This article features organizations in Eliot to help our residents learn what exciting opportunities are located in our amazing neighborhood. Volunteers are needed all year long. Part 1 of 2.
St. Philip the Deacon Episcopal Church is an historic African-American and diverse community church located in the Eliot Neighborhood. The Reverend Dr. Maria McDowell has recently become the newest priest-in-charge, and yes, she is a woman! Rev’d Dr. Maria is from Portland and has studied theology at schools in Los Angeles and Boston. She always knew that she wanted to serve so that she can do what she loves – to teach and think deeply with others about things that matter. She loves being with people where God and life meet, where the rubber hits the road.
Churches are benchmarks of communities. Inherent in every church is a sense of community. Through learning the histories of the churches in our neighborhood we can learn the history of our neighborhood. We can also see the way things have changed and plan for our future. More than 20 churches rest within and just beyond the Eliot boundaries. These are a few of them.
The Vancouver Avenue First Baptist Church is pleased to announce its Capital Campaign Improvement Project to renovate its lower level spaces of their Historic Church site listed on the National Register of Historic Places. Through this endeavor, the church is committed to fostering community livability and greater communal participation among its neighbors, by connecting cultural engagements, along with providing adequate spaces for educational programs for youth, and social service programs offered by the church.
On May 18th, in the basement of the Vancouver Avenue Baptist Church, city representatives met with neighborhood homeowners, community leaders, city planners, and local historians to discuss the precarious future of the neighborhood’s homes. Finding the city’s properties with historic significance and protecting them from development is the goal of a new grant-funded partnership between the city’s Historic Preservation Program and the Architectural Heritage Center.
Overshadowed though it may be today by the Cook Street Lofts apartment complex currently under construction across the street, the Vancouver Avenue Baptist Church (3138 N Vancouver Avenue) is an institution of the Eliot neighborhood and of African American history in Portland . The Church appears similar to most others across Portland, with a brick facade, stained glass windows, and a mid-sized wooden steeple. However, it is one of the few remaining structures from Vancouver Avenue in the 1950s, and a link to the era when the area was known as “Black Broadway”: the hub of African American life and culture in Portland.
In a small corner of NE Portland sits an old established parish, now home to the Eliot Neighborhood Association, and the Land Use and Transportation Committee meetings. Unknown to neighbors is the re-emergence of The Youth Café at this location. The program is geared for school aged youth up to the age of 18 to help work on academic tutoring, teaching life skills, nutrition and health, and incorporating fitness components into their daily lives. This is a public non-profit program that is founded in the church but is welcoming all community members.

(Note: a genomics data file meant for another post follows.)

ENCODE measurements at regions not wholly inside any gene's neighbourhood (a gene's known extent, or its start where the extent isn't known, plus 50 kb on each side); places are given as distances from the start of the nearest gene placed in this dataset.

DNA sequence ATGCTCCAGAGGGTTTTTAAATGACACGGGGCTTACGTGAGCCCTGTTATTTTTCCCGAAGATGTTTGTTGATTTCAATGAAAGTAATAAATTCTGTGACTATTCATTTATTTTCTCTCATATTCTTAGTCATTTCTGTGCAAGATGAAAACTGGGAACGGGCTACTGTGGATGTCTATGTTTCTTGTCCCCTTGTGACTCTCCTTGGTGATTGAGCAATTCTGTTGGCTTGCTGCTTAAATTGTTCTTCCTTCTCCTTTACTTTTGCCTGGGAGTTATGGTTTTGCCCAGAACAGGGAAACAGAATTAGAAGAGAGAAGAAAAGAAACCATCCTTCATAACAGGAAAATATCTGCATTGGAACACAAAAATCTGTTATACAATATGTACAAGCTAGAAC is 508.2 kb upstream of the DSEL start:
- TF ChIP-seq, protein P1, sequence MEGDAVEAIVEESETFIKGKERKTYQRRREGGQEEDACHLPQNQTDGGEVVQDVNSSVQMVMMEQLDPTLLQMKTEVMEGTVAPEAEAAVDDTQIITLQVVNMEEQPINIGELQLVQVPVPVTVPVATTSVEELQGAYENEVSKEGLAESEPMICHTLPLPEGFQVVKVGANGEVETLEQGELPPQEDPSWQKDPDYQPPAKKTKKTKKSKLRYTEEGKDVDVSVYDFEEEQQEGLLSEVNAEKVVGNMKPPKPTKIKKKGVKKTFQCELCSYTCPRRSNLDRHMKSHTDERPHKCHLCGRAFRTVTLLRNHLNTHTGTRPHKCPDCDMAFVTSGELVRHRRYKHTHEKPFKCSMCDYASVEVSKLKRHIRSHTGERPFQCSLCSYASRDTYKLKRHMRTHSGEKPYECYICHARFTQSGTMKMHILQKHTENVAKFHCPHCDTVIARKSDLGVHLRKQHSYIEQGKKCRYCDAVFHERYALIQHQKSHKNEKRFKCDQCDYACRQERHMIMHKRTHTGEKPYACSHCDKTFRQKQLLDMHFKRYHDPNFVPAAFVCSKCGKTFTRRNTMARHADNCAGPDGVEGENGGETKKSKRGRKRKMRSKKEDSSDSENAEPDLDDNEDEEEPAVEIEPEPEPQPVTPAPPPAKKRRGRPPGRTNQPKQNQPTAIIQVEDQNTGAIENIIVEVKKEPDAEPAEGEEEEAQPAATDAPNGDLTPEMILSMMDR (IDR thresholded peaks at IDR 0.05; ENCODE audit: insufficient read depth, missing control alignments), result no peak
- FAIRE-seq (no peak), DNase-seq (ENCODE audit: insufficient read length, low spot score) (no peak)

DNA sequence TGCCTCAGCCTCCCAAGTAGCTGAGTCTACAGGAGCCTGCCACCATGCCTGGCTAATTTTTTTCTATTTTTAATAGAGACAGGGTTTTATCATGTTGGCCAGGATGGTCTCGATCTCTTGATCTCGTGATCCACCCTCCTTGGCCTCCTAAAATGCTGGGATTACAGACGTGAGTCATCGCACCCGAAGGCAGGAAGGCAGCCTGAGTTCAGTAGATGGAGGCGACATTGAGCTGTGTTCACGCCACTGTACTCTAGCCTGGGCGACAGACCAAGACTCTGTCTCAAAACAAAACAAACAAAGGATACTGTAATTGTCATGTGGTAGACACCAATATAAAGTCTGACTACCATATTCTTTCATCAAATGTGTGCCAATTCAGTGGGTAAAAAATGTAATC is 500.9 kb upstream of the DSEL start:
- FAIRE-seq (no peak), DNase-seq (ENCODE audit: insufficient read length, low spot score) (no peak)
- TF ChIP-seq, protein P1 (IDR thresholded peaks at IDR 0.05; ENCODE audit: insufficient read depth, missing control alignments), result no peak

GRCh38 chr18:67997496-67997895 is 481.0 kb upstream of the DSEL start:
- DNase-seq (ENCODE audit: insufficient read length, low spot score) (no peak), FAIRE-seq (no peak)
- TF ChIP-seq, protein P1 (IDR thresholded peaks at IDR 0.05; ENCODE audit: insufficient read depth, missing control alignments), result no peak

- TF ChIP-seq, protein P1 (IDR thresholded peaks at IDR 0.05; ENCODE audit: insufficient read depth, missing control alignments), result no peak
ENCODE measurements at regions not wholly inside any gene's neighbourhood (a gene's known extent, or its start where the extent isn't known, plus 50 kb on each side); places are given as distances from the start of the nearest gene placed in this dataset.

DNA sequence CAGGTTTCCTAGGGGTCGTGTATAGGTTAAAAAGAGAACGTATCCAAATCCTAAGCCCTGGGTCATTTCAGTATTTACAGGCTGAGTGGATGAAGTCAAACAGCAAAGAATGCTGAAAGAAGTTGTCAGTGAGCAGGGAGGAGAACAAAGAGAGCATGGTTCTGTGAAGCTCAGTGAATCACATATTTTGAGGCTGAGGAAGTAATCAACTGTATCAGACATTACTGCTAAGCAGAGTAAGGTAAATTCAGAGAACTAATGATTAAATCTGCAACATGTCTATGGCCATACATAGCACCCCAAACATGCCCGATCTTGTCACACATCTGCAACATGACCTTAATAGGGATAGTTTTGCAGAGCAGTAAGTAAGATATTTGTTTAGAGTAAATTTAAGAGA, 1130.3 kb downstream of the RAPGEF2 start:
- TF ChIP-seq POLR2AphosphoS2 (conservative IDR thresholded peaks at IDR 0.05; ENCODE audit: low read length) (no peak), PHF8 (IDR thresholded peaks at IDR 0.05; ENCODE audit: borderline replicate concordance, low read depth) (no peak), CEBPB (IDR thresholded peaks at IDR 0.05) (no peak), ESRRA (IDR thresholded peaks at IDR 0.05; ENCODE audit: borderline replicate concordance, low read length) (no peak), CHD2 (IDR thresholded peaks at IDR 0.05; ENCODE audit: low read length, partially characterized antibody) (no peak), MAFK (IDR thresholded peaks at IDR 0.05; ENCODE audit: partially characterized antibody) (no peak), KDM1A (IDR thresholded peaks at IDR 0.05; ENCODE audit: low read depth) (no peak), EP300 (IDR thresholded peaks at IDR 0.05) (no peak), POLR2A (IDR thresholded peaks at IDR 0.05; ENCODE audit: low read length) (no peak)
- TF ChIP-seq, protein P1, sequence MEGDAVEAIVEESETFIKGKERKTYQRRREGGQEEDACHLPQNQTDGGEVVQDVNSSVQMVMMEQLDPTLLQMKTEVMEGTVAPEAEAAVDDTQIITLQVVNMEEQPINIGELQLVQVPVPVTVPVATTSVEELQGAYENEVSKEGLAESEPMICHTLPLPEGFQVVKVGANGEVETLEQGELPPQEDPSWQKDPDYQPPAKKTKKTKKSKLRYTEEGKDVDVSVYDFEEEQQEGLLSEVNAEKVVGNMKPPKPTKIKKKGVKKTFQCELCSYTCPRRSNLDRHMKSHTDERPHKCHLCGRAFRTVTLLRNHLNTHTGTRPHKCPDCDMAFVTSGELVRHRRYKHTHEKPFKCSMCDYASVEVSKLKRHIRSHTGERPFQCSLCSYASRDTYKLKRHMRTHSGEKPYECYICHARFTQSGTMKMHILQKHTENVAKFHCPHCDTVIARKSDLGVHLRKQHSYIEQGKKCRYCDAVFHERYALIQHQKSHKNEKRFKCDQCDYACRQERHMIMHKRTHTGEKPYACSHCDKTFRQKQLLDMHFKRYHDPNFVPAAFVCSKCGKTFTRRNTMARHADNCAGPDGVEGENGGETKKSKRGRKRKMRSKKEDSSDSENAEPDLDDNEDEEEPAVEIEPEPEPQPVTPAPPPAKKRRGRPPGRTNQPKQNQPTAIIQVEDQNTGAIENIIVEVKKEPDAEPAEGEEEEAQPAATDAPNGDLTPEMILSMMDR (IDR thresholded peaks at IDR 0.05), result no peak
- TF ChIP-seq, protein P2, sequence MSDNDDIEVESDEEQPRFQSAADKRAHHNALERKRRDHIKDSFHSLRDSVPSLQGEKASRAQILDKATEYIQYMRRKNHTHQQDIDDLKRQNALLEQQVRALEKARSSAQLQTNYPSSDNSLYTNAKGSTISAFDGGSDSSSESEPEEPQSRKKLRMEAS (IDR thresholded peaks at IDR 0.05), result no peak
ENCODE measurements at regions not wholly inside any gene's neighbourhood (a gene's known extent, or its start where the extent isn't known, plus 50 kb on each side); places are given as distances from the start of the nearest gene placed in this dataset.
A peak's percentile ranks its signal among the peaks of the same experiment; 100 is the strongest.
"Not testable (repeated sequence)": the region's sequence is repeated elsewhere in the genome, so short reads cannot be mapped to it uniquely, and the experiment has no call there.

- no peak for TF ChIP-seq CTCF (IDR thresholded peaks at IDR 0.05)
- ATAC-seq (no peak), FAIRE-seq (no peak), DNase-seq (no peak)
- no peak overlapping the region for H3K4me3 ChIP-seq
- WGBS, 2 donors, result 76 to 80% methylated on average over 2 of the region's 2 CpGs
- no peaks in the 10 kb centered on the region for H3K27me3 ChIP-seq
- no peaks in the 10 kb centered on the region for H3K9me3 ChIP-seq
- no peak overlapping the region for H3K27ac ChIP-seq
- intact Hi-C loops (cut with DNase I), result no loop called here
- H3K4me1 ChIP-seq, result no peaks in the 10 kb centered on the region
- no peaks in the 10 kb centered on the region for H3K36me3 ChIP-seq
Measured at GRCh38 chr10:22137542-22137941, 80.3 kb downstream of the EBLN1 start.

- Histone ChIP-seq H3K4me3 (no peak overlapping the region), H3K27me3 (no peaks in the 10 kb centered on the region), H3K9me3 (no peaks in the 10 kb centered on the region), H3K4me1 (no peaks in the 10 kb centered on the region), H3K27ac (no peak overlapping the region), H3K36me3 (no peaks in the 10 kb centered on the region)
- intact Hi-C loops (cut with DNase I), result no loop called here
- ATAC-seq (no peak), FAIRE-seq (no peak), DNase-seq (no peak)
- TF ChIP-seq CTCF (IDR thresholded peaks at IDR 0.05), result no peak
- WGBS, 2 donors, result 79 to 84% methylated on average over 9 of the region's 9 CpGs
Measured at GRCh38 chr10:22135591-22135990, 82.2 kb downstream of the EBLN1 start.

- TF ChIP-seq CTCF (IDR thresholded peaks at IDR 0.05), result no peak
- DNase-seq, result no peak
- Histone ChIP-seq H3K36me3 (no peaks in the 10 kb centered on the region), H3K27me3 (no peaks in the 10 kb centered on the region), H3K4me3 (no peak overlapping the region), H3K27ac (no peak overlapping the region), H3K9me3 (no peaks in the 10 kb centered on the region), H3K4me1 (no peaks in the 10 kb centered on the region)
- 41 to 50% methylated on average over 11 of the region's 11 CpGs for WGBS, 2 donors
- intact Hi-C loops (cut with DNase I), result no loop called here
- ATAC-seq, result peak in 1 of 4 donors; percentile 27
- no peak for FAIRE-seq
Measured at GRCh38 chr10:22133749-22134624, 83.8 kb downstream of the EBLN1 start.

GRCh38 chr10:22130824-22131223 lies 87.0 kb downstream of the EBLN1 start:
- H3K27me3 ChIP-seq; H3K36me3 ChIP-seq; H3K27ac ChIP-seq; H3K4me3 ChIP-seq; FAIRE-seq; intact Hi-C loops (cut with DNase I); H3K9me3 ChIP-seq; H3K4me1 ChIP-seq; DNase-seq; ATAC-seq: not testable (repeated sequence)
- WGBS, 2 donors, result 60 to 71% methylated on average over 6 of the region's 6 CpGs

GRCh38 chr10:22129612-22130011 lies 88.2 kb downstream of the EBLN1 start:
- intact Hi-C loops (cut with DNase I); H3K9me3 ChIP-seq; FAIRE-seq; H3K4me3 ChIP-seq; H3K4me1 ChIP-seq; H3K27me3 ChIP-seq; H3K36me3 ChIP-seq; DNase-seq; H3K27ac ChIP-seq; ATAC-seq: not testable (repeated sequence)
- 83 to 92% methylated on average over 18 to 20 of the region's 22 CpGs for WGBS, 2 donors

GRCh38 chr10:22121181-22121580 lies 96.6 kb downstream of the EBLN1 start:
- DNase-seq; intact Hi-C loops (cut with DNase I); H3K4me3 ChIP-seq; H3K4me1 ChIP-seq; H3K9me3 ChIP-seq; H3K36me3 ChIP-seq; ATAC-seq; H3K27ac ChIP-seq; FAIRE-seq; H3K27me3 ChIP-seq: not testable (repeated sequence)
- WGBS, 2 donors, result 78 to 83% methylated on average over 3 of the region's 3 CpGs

“If you listen you’ll learn a lot. If not you’ll miss a lot” Patricia Montgomery’s former employer and mentor Arthur Palmer once told her. That wisdom resonated with Pat and she recognizes its application in many areas of her life.
By Jason Franklin
The churches of Eliot are a rich historic and cultural asset to the neighborhood. There are at least ten churches in the neighborhood today and most were built in the early 1900’s with Immaculate Heart dating to 1889.
When I sent the moldings in my home off to the stripper, I noted the name on the back appeared to be German. I also suspected the owner worked for the railroad because the front door is a custom size, probably to accommodate a window in the shape of a Union Pacific shield, which dates from the 1880s, and my home was built in 1908. A recent Oregonian article, (“NE Portland church tells story…” 1/12/2013) confirmed these suspicions. Although the article warned of the potential tragic loss of churches founded by German immigrants, it noted that these settlers were from the Volga region of Russia.
The July 6 issue of The Oregonian features an article about fundraising efforts to rebuilding the Morning Star Missionary Baptist Church, which was destroyed by fire in February.
Bottom line: the church needs to raise a lot of money.
Unfortunately, the article did not say where to send donations.
Like the Eliot Neighborhood in general the church at the corner of Ivy Street and Rodney Avenue has a long and rich history.
In 1890 the Trinity German Evangelical Lutheran Church of Albina was founded by the German missionary Reverend Edward Doering. The first church building, including a school in the daylight basement, was on the corner of Williams and San Antonio (now NE Graham St) in 1892.
Near midnight on Monday February 5th, the Morning Star Baptist Church caught fire. Flames could be seen over homes and treetops throughout the neighborhood. By 1:30 am many residents were still gathered in disbelief sharing stories of the historic church.